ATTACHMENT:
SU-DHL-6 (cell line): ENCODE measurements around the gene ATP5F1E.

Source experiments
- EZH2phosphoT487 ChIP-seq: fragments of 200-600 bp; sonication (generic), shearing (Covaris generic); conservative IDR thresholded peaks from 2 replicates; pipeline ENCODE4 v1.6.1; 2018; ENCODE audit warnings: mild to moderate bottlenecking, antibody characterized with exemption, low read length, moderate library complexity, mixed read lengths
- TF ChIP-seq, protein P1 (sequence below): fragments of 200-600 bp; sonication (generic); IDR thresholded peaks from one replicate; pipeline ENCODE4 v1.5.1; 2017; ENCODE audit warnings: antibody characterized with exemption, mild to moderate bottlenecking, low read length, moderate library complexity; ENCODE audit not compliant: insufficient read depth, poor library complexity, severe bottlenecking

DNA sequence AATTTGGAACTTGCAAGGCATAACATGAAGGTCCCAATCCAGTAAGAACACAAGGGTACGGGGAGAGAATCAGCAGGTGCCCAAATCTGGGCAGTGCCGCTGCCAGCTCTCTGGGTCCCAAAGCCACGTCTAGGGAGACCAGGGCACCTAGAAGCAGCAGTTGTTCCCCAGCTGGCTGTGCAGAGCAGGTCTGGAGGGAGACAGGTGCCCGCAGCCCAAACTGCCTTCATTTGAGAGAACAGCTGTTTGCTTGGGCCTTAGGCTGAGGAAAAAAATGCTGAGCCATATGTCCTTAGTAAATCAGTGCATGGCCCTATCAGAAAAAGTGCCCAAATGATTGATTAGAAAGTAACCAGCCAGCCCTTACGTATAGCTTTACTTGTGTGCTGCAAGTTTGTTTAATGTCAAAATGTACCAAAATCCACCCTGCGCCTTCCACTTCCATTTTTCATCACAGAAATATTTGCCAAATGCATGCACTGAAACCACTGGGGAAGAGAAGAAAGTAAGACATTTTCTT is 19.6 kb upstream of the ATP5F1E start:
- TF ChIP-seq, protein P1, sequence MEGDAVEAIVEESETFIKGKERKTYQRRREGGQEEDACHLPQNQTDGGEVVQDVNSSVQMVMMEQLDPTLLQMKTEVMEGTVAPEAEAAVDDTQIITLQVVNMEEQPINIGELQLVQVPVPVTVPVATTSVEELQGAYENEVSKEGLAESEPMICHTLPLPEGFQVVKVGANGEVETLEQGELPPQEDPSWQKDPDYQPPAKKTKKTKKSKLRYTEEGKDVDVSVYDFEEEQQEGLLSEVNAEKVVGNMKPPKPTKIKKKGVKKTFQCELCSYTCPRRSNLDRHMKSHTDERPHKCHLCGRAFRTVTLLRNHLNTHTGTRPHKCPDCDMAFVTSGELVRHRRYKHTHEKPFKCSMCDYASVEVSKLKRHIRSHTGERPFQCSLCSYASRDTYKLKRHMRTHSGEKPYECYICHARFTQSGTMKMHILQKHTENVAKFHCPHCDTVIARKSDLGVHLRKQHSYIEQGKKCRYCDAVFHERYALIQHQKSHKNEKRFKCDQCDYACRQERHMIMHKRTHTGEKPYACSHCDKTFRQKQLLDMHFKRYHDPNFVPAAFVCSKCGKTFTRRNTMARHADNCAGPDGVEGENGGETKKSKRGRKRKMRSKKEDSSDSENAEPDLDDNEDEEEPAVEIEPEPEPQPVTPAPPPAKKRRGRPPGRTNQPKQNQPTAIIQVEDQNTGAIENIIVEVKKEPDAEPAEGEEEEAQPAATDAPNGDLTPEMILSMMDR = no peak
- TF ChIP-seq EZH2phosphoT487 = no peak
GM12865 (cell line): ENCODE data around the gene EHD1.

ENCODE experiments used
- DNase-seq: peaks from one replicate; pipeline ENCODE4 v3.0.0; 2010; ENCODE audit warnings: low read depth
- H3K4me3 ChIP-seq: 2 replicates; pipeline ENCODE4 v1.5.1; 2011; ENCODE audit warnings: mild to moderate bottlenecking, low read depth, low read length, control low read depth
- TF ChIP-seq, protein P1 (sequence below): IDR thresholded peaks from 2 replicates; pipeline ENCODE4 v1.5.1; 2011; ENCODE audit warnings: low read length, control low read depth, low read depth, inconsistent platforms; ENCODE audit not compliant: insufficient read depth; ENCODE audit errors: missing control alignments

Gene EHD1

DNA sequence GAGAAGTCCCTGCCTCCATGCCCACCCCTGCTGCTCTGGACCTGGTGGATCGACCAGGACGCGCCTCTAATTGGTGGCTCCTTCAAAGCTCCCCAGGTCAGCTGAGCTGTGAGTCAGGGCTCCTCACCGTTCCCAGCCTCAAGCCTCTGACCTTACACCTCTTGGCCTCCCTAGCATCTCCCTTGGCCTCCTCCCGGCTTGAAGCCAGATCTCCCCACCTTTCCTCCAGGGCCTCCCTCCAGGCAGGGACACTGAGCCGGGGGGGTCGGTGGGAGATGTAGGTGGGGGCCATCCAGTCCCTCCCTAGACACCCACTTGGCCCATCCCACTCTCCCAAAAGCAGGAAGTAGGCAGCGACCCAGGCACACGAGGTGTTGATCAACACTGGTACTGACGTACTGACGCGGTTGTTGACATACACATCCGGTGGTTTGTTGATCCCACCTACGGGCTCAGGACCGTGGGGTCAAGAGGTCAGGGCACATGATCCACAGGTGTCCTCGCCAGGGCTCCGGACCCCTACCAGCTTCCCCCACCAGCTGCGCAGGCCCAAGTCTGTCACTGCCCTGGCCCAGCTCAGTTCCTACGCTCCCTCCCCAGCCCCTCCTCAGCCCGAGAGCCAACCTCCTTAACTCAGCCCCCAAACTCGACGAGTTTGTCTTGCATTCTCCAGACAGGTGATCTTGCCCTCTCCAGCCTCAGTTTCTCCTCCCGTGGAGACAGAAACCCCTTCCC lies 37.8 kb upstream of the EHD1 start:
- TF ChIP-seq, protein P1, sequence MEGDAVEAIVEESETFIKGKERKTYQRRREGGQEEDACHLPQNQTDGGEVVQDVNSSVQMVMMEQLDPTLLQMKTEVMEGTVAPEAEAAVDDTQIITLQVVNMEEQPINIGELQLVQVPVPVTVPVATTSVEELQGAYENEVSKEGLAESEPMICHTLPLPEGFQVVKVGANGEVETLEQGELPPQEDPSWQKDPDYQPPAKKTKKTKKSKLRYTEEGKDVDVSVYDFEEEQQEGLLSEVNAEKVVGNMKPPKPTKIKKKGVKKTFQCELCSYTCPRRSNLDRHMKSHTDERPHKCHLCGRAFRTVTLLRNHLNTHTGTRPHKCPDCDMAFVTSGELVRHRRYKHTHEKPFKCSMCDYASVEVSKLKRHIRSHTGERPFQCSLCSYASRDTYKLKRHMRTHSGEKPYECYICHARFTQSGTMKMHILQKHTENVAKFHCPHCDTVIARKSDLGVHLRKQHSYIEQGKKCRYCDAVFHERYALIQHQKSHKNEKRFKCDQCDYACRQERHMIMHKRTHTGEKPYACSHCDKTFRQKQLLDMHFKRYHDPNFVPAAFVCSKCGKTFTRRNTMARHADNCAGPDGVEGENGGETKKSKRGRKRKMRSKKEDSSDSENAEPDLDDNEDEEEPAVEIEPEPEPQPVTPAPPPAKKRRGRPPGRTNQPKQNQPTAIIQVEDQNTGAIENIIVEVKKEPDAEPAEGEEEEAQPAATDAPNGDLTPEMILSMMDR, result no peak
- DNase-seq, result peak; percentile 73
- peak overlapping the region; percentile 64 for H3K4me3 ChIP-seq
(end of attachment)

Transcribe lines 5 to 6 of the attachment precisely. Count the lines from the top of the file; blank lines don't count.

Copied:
DNA sequence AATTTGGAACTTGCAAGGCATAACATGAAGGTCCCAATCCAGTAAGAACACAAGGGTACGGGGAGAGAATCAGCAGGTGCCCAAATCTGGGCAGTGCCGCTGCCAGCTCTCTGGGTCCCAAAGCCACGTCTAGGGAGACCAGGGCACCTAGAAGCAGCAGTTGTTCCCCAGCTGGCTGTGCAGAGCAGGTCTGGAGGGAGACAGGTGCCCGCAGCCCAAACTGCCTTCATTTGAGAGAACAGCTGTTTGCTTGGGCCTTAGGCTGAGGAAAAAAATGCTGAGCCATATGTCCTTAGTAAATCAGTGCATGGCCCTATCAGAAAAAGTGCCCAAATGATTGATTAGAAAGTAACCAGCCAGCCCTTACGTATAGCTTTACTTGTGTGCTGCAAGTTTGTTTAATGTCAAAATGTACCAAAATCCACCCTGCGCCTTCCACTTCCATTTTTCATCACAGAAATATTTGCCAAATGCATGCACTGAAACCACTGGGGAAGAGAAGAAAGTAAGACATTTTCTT is 19.6 kb upstream of the ATP5F1E start:
- TF ChIP-seq, protein P1, sequence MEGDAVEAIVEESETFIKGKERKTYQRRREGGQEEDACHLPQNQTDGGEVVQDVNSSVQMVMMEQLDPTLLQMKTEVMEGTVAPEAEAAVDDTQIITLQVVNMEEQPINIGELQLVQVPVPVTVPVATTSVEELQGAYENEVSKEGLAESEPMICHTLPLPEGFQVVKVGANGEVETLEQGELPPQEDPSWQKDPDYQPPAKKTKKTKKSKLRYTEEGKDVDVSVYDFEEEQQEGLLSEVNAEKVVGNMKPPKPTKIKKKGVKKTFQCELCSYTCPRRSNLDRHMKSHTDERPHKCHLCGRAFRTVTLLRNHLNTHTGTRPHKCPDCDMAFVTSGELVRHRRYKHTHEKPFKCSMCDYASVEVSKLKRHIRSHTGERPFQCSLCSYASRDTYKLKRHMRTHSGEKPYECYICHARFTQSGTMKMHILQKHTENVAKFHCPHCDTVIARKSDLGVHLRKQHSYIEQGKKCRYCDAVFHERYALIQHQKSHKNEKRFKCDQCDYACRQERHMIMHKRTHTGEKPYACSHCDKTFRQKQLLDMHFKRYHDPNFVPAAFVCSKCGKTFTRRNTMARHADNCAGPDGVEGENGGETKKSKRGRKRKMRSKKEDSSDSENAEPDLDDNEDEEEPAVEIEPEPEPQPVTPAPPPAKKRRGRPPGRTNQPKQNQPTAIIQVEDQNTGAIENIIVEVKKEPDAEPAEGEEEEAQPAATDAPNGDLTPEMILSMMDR = no peak